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Monday, 8 July 2013
Guest Author Spot - Alan McDermott
1. First, for avid readers, fans, and the curious out there, what's the best way to ask you a question?
I check my Twitter feed every day, so mentioning @Jambalian would be a good start. At the end of Gray Redemption and the Tom Gray trilogy I have put my email address in case any readers want to get in touch. I’ve had a few hundred emails from that, and though I can’t always reply instantly, I try to get back to everyone within 24 hours.
2. Do you have a favourite character from another author’s book?
A few weeks ago I would have said the lead character from Russell Blake’s Jet series, but I am now reading his King Of Swords books and El Rey is something else. Both characters are assassins, both are masters of their trade, but El Rey just edges it for me. Having said that, there are over 200 indie books on my kindle and any one of them could be a gem. It’s just finding the time to read them all.
3. Do you pre-plan your stories or are you a take-it-as-it-comes writer?
I usually start with the opening scene and let it take me where it wants to go. I might have three or four chapters lined up in my head, but as I write the first one, something else suddenly makes more appeal. I guess the fun part is, I don’t know how the book is going to end, even when I’m halfway through!
4. Where does your inspiration comes from? What motivates you?
My children are my biggest motivation. I’m writing so that I can leave them a legacy and hopefully inspire them to take on the challenge themselves one day. When I was growing up in the 70s and 80s, my family – like most others at the time – couldn’t afford most of life’s luxuries. I want my girls to be able to afford the nicer things in life, which is why I took up writing in the first place. I’m not talking about a new smartphone every 6 months, but things like after-school classes, or the occasional family holiday.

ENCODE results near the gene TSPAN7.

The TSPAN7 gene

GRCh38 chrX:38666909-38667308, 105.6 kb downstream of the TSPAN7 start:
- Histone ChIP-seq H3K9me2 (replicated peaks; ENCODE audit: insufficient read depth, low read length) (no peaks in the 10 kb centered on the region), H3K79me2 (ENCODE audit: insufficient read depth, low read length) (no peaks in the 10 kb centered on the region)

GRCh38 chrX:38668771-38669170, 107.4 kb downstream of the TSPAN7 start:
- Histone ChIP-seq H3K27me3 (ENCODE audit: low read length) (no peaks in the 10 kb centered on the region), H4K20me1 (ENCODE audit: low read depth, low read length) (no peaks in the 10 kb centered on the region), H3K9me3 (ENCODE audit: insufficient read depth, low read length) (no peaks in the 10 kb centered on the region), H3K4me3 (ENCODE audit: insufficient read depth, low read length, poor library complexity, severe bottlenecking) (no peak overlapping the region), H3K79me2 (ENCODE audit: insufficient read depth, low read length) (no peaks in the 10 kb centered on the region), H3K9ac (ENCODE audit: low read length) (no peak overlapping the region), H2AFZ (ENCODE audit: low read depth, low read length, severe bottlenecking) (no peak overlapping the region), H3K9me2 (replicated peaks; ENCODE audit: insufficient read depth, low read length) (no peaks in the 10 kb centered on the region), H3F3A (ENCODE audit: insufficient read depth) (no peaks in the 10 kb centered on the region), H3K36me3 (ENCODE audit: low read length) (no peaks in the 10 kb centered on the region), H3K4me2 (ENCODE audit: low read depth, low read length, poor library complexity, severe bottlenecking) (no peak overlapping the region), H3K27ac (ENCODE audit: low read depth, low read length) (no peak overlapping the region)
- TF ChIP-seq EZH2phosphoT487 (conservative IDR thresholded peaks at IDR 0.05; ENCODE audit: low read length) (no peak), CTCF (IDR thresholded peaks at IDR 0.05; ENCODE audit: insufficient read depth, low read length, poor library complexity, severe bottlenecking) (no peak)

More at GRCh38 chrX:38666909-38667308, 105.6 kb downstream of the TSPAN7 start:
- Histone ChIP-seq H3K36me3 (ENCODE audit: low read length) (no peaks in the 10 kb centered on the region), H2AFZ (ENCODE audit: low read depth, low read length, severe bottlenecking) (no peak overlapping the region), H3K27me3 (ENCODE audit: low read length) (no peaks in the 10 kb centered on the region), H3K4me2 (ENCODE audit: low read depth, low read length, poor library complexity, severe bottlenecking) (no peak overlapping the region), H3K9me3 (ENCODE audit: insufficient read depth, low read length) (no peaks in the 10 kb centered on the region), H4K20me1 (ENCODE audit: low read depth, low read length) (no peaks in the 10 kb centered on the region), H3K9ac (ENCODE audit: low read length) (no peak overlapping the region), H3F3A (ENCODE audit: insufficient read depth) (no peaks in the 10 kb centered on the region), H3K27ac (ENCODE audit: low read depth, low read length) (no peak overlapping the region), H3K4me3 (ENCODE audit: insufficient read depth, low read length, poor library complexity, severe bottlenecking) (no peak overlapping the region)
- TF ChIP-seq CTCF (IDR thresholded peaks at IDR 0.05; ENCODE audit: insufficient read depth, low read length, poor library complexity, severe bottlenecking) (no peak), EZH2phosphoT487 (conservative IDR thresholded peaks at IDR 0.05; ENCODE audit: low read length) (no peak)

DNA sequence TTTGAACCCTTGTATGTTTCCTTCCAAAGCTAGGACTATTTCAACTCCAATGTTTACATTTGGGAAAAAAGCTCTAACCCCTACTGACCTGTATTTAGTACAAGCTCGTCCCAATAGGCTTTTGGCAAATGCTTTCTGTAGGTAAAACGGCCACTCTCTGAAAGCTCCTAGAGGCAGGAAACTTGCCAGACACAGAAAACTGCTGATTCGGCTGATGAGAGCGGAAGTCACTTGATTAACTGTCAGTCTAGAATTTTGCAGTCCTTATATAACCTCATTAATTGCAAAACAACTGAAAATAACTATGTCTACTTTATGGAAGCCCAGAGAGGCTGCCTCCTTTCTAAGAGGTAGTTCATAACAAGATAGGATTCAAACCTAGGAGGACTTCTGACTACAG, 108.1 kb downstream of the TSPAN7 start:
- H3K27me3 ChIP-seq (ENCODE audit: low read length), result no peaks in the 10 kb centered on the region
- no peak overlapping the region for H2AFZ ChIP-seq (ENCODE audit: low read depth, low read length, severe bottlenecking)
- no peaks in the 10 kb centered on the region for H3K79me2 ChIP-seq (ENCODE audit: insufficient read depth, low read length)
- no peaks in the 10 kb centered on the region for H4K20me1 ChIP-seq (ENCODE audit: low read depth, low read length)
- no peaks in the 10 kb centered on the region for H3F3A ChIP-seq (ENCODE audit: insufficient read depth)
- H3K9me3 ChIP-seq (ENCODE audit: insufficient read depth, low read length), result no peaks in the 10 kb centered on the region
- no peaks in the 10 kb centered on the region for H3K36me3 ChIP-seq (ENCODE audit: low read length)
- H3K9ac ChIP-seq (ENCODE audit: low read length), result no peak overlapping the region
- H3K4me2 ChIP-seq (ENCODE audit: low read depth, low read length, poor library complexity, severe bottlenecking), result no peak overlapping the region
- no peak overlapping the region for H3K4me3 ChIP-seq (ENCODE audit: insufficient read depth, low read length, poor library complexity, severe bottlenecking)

5. Do you have set schedule to write to or do you grab the time as it comes?
I have a set schedule and it’s blown out of the water every morning. The plan was to wake up just as the girls were going to school, have a shower and write until it’s time to pick them up again. It never really seems to work out that way, so yes, I just grab whatever moments I can.
6. How do you take writing interruptions?
I’m so used to them now. I tend to walk away from the laptop to think of the next sentence, so I can be writing even when I’m strolling in the garden, or washing the dishes. All I need to do is wait for that rare moment when no-one is watching, and I can rush back in and get it down on virtual paper. Given the option, I’d be home alone writing for eight hours every day, but with a young family you can imagine how rare that is.
7. What do you enjoy and what do you hate about writing?
When I meet someone truly obnoxious I can put them in a book and kill them! Joking aside, I like the fact that I can think up the next chapter wherever I am and write it down later. Train and bus journeys are great for running battle scenes through my head. I like to play them out a few times before committing to them as it saves on re-writes. The bad part? I guess I’ve had to sacrifice the simpler things in life. I can’t remember the last film I watched all the way through, and even on my recent holiday I spent 3 days on the laptop. Hopefully, one day, I’ll get the balance right.